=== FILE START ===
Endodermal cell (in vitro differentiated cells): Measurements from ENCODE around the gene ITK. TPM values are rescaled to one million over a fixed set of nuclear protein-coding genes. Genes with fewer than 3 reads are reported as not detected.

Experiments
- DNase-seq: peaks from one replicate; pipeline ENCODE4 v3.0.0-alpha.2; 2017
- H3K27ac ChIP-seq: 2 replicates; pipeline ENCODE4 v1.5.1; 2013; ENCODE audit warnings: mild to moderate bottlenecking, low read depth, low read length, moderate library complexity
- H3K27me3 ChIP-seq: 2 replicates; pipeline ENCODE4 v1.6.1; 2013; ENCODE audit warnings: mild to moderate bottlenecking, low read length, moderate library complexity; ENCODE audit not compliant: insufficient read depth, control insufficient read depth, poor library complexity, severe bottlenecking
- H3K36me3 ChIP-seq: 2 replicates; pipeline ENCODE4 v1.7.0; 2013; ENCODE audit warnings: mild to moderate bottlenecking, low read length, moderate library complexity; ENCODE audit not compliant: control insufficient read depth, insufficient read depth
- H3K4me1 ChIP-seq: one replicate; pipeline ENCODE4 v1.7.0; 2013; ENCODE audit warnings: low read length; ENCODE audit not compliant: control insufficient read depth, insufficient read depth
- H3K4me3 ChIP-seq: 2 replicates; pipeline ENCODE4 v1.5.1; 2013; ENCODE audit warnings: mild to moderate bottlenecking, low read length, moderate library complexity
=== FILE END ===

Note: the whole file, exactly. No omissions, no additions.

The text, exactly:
Endodermal cell (in vitro differentiated cells): Measurements from ENCODE around the gene ITK. TPM values are rescaled to one million over a fixed set of nuclear protein-coding genes. Genes with fewer than 3 reads are reported as not detected.

Experiments
- DNase-seq: peaks from one replicate; pipeline ENCODE4 v3.0.0-alpha.2; 2017
- H3K27ac ChIP-seq: 2 replicates; pipeline ENCODE4 v1.5.1; 2013; ENCODE audit warnings: mild to moderate bottlenecking, low read depth, low read length, moderate library complexity
- H3K27me3 ChIP-seq: 2 replicates; pipeline ENCODE4 v1.6.1; 2013; ENCODE audit warnings: mild to moderate bottlenecking, low read length, moderate library complexity; ENCODE audit not compliant: insufficient read depth, control insufficient read depth, poor library complexity, severe bottlenecking
- H3K36me3 ChIP-seq: 2 replicates; pipeline ENCODE4 v1.7.0; 2013; ENCODE audit warnings: mild to moderate bottlenecking, low read length, moderate library complexity; ENCODE audit not compliant: control insufficient read depth, insufficient read depth
- H3K4me1 ChIP-seq: one replicate; pipeline ENCODE4 v1.7.0; 2013; ENCODE audit warnings: low read length; ENCODE audit not compliant: control insufficient read depth, insufficient read depth
- H3K4me3 ChIP-seq: 2 replicates; pipeline ENCODE4 v1.5.1; 2013; ENCODE audit warnings: mild to moderate bottlenecking, low read length, moderate library complexity